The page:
Journal of Gastroenterology

, Volume 49, Issue 8, pp 1193–1205 | Cite as

Treatment of abdominal pain in irritable bowel syndrome

  • Tim Vanuytsel
  • Jan F. Tack
  • Guy E. Boeckxstaens


Functional abdominal pain in the context of irritable bowel syndrome (IBS) is a challenging problem for primary care physicians, gastroenterologists and pain specialists. We review the evidence for the current and future non-pharmacological and pharmacological treatment options targeting the central nervous system and the gastrointestinal tract. Cognitive interventions such as cognitive behavioral therapy and hypnotherapy have demonstrated excellent results in IBS patients, but the limited availability and labor-intensive nature limit their routine use in daily practice. In patients who are refractory to first-line therapy, tricyclic antidepressants (TCA) and selective serotonin reuptake inhibitors are both effective to obtain symptomatic relief, but only TCAs have been shown to improve abdominal pain in meta-analyses. A diet low in fermentable carbohydrates and polyols (FODMAP) seems effective in subgroups of patients to reduce abdominal pain, bloating, and to improve the stool pattern. The evidence for fiber is limited and only isphagula may be somewhat beneficial. The efficacy of probiotics is difficult to interpret since several strains in different quantities have been used across studies. Antispasmodics, including peppermint oil, are still considered the first-line treatment for abdominal pain in IBS. Second-line therapies for diarrhea-predominant IBS include the non-absorbable antibiotic rifaximin and the 5HT3 antagonists alosetron and ramosetron, although the use of the former is restricted because of the rare risk of ischemic colitis. In laxative-resistant, constipation-predominant IBS, the chloride-secretion stimulating drugs lubiprostone and linaclotide, a guanylate cyclase C agonist that also has direct analgesic effects, reduce abdominal pain and improve the stool pattern.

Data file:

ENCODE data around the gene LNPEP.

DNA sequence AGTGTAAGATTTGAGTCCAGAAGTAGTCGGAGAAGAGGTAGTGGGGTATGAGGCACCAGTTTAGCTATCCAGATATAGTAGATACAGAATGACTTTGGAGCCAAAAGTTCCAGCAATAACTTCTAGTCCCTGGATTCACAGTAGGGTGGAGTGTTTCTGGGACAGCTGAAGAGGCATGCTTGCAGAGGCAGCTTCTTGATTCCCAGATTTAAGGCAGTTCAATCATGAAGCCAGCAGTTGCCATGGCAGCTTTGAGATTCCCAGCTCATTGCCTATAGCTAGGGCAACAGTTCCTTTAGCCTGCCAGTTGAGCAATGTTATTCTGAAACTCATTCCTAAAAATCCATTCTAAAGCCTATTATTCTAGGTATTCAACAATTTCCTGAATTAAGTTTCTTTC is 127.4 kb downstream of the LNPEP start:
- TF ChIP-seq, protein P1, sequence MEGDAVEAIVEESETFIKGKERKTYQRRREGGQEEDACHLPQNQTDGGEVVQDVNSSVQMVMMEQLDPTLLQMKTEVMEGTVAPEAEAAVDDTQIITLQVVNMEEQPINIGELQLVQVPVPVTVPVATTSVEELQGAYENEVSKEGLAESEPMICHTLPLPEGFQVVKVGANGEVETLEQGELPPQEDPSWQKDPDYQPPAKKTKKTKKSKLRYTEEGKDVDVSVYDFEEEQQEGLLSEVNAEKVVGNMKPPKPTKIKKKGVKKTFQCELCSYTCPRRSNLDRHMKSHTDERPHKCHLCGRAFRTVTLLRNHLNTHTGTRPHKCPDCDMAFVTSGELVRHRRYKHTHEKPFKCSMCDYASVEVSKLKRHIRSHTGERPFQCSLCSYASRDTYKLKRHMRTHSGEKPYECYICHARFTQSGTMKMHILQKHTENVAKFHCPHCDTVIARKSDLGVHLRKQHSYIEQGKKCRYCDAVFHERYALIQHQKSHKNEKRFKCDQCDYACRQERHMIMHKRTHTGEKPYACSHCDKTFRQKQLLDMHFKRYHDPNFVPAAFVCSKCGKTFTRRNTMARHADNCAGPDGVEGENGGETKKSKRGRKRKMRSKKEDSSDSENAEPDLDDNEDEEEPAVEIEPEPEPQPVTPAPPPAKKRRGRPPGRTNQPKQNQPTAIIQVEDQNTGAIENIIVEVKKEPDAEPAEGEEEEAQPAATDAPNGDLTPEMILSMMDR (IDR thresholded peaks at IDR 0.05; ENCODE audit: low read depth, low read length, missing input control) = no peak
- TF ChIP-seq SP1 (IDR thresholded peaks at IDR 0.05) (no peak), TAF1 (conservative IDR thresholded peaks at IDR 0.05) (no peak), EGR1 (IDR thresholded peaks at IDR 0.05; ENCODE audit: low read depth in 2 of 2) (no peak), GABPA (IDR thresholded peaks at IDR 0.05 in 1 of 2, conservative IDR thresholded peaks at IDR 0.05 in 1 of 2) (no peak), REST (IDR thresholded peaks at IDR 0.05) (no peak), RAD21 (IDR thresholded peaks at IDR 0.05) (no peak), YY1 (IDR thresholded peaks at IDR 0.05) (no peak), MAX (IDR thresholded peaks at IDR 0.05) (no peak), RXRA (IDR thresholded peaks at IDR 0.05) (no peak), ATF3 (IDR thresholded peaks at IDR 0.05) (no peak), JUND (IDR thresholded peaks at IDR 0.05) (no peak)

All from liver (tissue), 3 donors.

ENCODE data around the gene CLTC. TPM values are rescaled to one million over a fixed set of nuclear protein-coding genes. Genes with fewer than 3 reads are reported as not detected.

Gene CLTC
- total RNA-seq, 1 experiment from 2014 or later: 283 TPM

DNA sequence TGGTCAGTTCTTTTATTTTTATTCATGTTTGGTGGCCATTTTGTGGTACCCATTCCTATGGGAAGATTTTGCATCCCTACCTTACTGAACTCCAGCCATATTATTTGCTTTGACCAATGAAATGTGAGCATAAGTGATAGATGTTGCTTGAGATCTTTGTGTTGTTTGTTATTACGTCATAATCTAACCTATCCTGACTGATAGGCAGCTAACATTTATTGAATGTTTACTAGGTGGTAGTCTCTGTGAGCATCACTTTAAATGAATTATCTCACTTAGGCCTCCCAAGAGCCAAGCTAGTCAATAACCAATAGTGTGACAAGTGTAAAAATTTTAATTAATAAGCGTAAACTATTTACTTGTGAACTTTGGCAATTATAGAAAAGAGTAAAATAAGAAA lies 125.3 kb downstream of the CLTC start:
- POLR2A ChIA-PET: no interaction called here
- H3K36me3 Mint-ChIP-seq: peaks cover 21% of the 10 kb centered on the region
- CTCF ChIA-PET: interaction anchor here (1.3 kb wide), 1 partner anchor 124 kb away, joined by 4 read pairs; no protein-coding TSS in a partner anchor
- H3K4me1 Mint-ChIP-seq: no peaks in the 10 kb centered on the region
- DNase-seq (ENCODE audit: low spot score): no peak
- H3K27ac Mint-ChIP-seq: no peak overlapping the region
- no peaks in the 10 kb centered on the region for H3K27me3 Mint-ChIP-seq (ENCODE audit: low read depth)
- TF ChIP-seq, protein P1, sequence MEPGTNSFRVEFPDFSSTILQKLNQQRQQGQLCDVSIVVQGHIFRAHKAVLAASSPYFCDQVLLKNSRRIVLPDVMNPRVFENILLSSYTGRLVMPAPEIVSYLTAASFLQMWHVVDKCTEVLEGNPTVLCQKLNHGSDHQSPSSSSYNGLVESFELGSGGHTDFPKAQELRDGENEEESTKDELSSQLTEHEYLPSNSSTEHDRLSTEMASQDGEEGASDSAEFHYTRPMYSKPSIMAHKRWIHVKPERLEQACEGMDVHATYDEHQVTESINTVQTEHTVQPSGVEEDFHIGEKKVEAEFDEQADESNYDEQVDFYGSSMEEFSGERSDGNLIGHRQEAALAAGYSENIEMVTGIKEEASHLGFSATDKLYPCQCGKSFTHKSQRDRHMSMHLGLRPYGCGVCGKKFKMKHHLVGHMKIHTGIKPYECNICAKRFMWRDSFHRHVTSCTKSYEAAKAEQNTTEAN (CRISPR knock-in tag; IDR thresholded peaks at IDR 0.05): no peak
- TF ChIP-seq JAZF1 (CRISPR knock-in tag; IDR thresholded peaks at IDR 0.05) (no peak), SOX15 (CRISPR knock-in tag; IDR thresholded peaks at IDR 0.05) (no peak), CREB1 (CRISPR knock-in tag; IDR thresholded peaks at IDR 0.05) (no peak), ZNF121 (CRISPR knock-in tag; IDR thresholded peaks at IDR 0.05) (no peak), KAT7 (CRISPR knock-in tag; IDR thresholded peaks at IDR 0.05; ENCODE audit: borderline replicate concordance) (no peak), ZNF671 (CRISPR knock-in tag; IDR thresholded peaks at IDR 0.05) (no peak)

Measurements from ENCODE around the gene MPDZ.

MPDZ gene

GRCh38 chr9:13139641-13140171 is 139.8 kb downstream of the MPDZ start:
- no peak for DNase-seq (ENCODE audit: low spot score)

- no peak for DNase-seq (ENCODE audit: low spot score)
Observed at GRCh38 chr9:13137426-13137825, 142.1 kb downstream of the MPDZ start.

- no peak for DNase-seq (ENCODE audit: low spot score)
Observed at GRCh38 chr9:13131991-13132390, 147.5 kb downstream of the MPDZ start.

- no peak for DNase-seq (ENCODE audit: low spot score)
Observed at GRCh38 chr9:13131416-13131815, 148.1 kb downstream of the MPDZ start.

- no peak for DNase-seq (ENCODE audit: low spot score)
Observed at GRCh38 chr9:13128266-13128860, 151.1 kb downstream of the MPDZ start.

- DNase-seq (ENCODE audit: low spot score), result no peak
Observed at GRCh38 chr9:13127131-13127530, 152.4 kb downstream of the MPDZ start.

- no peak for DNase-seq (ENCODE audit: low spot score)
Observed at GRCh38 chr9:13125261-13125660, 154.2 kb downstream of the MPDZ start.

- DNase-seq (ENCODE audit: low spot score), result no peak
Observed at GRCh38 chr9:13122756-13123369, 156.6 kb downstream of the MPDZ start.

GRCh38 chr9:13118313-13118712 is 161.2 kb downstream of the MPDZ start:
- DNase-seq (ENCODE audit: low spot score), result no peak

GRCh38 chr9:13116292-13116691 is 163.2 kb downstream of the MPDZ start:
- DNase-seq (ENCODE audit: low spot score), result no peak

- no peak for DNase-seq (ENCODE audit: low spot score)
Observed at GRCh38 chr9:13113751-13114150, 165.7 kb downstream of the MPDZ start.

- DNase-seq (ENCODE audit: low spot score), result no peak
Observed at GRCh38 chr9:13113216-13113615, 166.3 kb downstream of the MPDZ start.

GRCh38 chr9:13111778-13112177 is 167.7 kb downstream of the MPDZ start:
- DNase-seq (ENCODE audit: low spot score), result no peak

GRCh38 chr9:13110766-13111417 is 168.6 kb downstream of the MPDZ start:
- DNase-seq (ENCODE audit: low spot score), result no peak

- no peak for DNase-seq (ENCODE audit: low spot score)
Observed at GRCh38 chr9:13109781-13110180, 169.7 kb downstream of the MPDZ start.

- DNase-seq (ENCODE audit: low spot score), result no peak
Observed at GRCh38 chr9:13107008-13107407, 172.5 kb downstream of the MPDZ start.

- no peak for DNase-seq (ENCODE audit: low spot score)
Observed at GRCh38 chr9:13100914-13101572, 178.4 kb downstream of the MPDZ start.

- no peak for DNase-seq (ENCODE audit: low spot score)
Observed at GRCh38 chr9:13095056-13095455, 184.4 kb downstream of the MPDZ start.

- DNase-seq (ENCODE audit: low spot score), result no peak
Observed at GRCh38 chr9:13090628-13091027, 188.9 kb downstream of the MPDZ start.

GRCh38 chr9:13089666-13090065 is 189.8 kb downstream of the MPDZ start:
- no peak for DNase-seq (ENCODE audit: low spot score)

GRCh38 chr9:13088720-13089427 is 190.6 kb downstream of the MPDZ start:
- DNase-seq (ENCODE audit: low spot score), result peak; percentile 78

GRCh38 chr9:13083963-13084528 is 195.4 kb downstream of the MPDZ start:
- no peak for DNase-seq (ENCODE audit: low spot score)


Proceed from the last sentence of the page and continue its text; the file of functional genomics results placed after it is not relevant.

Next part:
Irritable bowel syndrome Visceral pain Visceral hypersensitivity Functional pain 



TV is funded by a doctoral fellowship of the Research Foundation Flanders (Fonds Wetenschappelijk Onderzoek, FWO). JFT is funded by a Methusalem grant from Leuven University. GEB is funded by a grant of the Flemish Government (Odysseus program, Fonds Wetenschappelijk Onderzoek (FWO), grant G.0905.08).

Conflict of interest

Tim Vanuytsel: Speaker and consultancy: Will Pharma. Jan Tack: Consultancy: Alfa Wasserman, Almirall, AstraZeneca, Cosucra, Danone, GI Dynamics, GlaxoSmithKline, Ironwood, Janssen, Menarini, Novartis, Rhythm, Shire, Sucampo, Takeda, Theravance, Tsumura, Zeria; Research grant: Alpro, Novartis, Shire; Speaker: Abbott, Almirall, AstraZeneca, Danone, Janssen, Menarini, Novartis, Shire, Takeda, Zeria. Guy Boeckxstaens: Speaker: Menarini, Shire, Reckitt Benckiser; Consultancy: Shire, Reckitt Benckiser.


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Copyright information

© Springer Japan 2014

Authors and Affiliations

  • Tim Vanuytsel
    • 1
  • Jan F. Tack
    • 1
  • Guy E. Boeckxstaens
    • 1
  1. 1.Translational Research Center for Gastrointestinal Disorders (TARGID), KU LeuvenLouvainBelgium

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